Concert Operetta founder has style all his own

Daniel Pantano immersed himself in opera and oratorio when he studied voice at the Academy of Vocal Arts. After he launched his career, Pantano discovered operetta after a singer friend sent him a tape from Berlin. "It hit me," recalls Pantano. "I discovered a musical style I liked a lot."

Pantano's fate was sealed when he read Operetta A Theatrical History, Richard Traubner's magisterial history of operetta.

Pantano wanted to hear live performances of the great operettas of Franz Lehar, Emmerich Kalman and Oscar Straus. In Philadelphia, he couldn't. No one performed this repertory.

Pantano decided to do something about that. He founded Concert Operetta Theater five years ago. His company debuted with the first local performances of Kalman's The Gypsy Princess that operetta fans can remember. Classics such as Sigmund Romberg's Desert Song and the Philadelphia premieres of Lehar's Paganini and Kalman's The Duchess From Chicago followed.

All were performed in what Pantano calls "a minimalist production concept." Concert Operetta puts the focus on the music and the voices. The singers appear in costume, but there are no sets. A piano accompanies the singers and all dance numbers are cut.

Saturday and March 25, Pantano will introduce Eduard Kunneke's The Cousin from Batavia, performed in a new English translation by Traubner. Pantano calls the scholar and translator "the guru and scholar of operetta."

In his classic operetta history, Traubner dismisses the plot of The Cousin From Batavia as "numbingly dumb," but he insists Kunneke's score has some appealing music.

The operetta portrays a young Dutch girl who has fallen in love with a handsome cousin who departs for Batavia. When he returns years later, she discovers he does not live up to her youthful illusions.

"The plot is so silly," comments Traubner. "But the music is charming and reflects the American jazz and ragtime that revolutionized musical styles on European stages in the 1920s. It's a bit sexier than the standard operetta score."

Traubner calls The Cousin From Batavia "a chamber operetta" and says the cast is featured in a lot of ensemble singing.

"It has a lightness of touch not typical of German operetta. By the 1920s, the French chamber operetta style was becoming prevalent in Berlin."

Kunneke's original 1921 German version was set in Holland. The contemporary dress, minimal sets and no chorus provided a stark contrast to the escapist stories and lavish settings of most pre-war operettas. When it reached New York City in 1923, The Cousin From Batavia was renamed Caroline and set in Civil War Virginia.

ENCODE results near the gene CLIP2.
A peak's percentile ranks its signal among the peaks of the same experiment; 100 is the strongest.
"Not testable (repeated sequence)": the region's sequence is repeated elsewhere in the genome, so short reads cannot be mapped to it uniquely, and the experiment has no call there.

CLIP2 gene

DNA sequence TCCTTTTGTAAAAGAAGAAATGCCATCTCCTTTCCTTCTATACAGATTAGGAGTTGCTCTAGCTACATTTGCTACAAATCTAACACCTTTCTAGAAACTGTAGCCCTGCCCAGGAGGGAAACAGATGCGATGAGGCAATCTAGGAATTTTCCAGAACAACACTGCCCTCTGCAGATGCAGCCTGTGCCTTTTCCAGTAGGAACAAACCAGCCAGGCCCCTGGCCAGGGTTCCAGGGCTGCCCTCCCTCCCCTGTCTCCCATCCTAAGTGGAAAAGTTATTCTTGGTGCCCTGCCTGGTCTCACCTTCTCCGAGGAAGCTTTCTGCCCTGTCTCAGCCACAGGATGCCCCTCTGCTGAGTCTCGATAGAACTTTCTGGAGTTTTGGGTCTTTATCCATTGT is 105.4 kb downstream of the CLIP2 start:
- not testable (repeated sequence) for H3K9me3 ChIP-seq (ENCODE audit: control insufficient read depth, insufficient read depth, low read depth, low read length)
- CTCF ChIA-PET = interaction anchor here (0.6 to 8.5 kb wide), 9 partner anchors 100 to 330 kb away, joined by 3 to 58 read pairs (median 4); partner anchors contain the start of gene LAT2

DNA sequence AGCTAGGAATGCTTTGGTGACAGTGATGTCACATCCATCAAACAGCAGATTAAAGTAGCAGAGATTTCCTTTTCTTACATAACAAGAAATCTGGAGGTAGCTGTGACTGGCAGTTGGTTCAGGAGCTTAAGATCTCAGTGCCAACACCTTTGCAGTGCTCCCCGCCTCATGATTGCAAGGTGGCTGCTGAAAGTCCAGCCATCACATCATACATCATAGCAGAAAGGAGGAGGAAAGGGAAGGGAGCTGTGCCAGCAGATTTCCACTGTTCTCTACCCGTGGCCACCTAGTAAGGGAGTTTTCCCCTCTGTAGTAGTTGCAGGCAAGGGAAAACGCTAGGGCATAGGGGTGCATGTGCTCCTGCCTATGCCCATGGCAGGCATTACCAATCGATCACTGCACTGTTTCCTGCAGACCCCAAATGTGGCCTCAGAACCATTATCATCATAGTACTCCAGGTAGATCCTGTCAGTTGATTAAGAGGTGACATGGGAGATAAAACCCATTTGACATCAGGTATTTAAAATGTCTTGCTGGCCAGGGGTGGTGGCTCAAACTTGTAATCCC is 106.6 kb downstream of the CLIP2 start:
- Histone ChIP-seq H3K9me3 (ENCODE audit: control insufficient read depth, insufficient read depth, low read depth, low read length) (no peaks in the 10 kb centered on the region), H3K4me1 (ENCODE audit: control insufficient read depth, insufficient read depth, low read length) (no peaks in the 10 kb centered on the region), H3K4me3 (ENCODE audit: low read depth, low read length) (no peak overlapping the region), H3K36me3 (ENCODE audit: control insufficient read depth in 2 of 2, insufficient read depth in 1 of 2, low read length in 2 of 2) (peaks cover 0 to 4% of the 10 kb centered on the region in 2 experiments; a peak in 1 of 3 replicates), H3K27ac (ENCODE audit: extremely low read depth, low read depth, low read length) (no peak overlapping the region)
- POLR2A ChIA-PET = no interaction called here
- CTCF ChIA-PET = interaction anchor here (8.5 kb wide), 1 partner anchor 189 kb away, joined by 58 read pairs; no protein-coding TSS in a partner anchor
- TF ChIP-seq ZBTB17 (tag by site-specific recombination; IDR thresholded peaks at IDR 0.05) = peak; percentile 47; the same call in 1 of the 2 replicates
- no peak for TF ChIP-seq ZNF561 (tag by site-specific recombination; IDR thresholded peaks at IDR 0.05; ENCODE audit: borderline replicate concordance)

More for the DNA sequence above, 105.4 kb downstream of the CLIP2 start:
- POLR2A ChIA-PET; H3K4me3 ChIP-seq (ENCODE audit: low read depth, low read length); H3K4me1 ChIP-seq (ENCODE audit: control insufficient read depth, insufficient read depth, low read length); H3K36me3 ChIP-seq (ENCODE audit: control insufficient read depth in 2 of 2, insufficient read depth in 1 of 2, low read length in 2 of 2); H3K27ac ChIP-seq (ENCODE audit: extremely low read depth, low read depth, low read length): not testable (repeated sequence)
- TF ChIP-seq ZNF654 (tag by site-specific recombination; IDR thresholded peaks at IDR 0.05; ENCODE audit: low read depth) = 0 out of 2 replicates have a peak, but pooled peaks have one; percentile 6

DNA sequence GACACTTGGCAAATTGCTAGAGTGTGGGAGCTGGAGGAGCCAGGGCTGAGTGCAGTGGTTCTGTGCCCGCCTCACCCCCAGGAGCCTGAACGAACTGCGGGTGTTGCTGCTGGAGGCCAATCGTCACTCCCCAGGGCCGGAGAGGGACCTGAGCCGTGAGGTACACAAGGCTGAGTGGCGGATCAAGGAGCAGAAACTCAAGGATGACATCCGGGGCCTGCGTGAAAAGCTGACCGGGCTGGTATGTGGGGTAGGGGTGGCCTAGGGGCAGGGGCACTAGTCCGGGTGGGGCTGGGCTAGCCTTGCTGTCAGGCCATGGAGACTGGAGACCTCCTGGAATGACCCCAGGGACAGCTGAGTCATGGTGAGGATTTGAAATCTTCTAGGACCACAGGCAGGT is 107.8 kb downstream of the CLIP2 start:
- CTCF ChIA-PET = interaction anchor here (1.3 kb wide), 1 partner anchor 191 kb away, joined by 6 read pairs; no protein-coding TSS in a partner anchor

Pantano says Kunneke's operetta remains popular in Germany but performances in the U.S. are rare. Concert Operetta's production marks the first time the piece has been performed in the United States since Traubner's translation was introduced by the Ohio Light Opera Company in 2000.

Concert Operetta concludes its season June 22 and 24 with performances of Romberg's The Student Prince. Pantano hopes to round out the bill with the world premiere reading of Viennese Nights, a score Romberg and Oscar Hammerstein created for a 1931 Warner Brothers film.

Pantano may have to delay Viennese Nights to next season.

"The big problem we face is finding suitable English translations for our productions," explains Pantano. "Richard Traubner is only one of three or four people who are doing this today."

Pantano hopes to produce Traubner's version of Straus' White Horse Inn next season. So far, he has concentrated on German and American operettas, but he would like to branch out into the French repertory and produce zarzuelas (Spanish operettas).

"So many wonderful scores have disappeared from American stages," notes Pantano. "When we produced Countess Maritza, two elderly couples told me they had met and fallen in love when they were performing that operetta in Philadelphia in the 1950s.

"There's an audience for what we do and we also have talented young singers who can keep this wonderful musical form alive. Some of the stories may be goofy, but the music is beautiful."

Reach Robert Baxter at (856) 486-2436 or
Published: March 18. 2007 3:10AM